II. The Petition Should Be Dismissed

As noted above, as the sentencing court it is the United States District Court for the Northern District of Illinois which has jurisdiction to hear petitioner's § 2255 motion. However, the interests of justice would not be served by transferring this action to that court. See 28 U.S.C. § 1631; see also Hernandez, 204 F.3d at 865, n.6 ( 28 U.S.C. § 1631 allows transfer of § 2255 motion to cure want of jurisdiction). Specifically, even if petitioner had filed the instant § 2255 motion in the Northern District of Illinois, that court would lack jurisdiction over the motion as well because petitioner must first obtain authorization from the Seventh Circuit to file a "second or successive" § 2255 motion. See 28 U.S.C. § 2255(h).

In addition, the instant § 2255 motion appears time-barred. Taylor v. Social Security Administration, 842 F.2d 232, 233 (9th Cir. 1988) (in determining whether "to transfer an action pursuant to section 1631, the district court must consider whether the action would have been timely if it had been filed in the proper forum on the date filed"). Under § 2255, a motion must be filed within one year of the final judgment of conviction. See 28 U.S.C. § 2255(f); see also Clay v. United States, 537 U.S. 522, 527 (2003) ("[F]or federal criminal defendants who do not file a petition for certiorari with this Court on direct review, § 2255's one year limitation period starts to run when the time for seeking such review expires."); Rule 13, Supreme Court Rules (a petition for a writ of certiorari is timely when filed within 90 days after the United States Court of Appeals enters judgment). Here, the Seventh Circuit affirmed petitioner's conviction in 2002, and he did not seek review in the United States Supreme Court. Petitioner did not file the instant motion until 2008. Petitioner does not indicate any grounds for a delayed commencement of the statute of limitations or any basis for tolling of the statute of limitations. It appears that the instant motion was filed well after the statute of limitations expired. Accordingly, the court concludes that petitioner's § 2241 petition construed as a § 2255 motion should be dismissed.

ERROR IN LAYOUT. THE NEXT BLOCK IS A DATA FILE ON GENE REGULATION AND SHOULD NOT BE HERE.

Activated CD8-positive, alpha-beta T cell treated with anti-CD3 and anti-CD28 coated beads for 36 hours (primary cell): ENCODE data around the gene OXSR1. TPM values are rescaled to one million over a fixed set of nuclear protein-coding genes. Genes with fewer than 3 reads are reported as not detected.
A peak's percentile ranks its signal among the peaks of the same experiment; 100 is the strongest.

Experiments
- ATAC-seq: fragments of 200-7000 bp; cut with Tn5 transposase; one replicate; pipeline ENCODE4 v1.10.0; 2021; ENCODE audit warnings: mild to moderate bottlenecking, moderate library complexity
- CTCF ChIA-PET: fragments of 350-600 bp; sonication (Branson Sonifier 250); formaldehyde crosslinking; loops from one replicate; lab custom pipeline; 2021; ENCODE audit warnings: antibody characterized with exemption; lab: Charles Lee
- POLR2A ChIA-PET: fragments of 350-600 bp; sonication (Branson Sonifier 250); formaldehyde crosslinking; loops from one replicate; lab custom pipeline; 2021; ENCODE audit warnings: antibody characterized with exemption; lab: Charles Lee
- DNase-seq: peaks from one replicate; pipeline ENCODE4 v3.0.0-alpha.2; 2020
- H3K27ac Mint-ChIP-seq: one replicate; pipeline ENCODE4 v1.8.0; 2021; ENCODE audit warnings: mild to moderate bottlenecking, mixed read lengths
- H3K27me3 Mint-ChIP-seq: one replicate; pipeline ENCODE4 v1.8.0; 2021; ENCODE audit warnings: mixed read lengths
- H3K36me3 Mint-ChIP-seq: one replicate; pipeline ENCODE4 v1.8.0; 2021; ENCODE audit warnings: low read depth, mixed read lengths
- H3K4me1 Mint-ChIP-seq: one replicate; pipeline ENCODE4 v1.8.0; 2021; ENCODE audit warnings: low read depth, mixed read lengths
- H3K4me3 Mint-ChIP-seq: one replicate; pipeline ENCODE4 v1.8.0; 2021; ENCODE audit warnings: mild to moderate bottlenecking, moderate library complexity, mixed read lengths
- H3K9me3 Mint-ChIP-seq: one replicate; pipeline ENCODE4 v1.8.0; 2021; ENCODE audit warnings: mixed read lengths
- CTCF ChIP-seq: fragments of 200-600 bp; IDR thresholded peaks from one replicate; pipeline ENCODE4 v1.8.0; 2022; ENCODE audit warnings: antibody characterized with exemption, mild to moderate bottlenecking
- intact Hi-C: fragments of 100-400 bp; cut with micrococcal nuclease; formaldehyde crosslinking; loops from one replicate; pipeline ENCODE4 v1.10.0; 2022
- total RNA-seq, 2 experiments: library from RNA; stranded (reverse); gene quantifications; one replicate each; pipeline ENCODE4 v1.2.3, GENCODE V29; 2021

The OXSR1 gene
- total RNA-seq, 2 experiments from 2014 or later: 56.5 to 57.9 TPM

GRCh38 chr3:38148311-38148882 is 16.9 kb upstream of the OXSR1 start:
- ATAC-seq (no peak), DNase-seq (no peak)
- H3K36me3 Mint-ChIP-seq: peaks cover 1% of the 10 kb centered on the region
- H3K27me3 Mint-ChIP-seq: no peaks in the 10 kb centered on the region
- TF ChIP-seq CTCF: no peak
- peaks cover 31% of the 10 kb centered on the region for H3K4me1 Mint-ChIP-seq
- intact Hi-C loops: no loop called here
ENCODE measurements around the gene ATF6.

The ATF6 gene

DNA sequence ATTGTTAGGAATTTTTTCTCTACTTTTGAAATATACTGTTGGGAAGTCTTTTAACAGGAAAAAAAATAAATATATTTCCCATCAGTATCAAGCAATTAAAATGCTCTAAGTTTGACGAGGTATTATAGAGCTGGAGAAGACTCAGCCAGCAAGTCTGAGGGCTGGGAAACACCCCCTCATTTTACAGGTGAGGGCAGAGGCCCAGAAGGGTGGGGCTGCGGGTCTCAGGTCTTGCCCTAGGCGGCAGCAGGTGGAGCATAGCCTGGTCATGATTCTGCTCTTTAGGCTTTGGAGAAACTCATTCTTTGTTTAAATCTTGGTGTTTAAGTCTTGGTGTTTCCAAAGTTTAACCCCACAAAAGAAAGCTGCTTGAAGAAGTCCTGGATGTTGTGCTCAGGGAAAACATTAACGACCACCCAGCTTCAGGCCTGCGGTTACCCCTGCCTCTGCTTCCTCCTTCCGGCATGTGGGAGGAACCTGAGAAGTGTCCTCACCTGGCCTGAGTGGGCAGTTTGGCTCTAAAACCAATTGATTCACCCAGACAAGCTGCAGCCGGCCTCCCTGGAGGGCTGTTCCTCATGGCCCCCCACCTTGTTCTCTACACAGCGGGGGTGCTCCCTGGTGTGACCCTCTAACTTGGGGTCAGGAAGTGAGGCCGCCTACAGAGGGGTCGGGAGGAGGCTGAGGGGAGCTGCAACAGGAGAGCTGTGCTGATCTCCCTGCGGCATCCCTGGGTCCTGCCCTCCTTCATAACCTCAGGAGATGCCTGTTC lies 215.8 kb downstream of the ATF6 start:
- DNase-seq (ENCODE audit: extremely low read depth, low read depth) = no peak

CONCLUSION

IT IS HEREBY ORDERED that petitioner's August 11, 2008 application to proceed in forma pauperis (Doc. No. 2) is granted;

IT IS HEREBY RECOMMENDED that:

1. Petitioner's application for writ of habeas corpus be dismissed;

2. All pending motions in this case be denied as moot; and

3. This action be closed.

These findings and recommendations are submitted to the United States District Judge assigned to the case, pursuant to the provisions of 28 U.S.C. § 636(b)(l). Within twenty days after being served with these findings and recommendations, petitioner may file written objections with the court. The document should be captioned "Objections to Magistrate Judge's Findings and Recommendations." Petitioner is advised that failure to file objections within the specified time may waive the right to appeal the District Court's order. Martinez v. Ylst, 951 F.2d 1153 (9th Cir. 1991).

20090320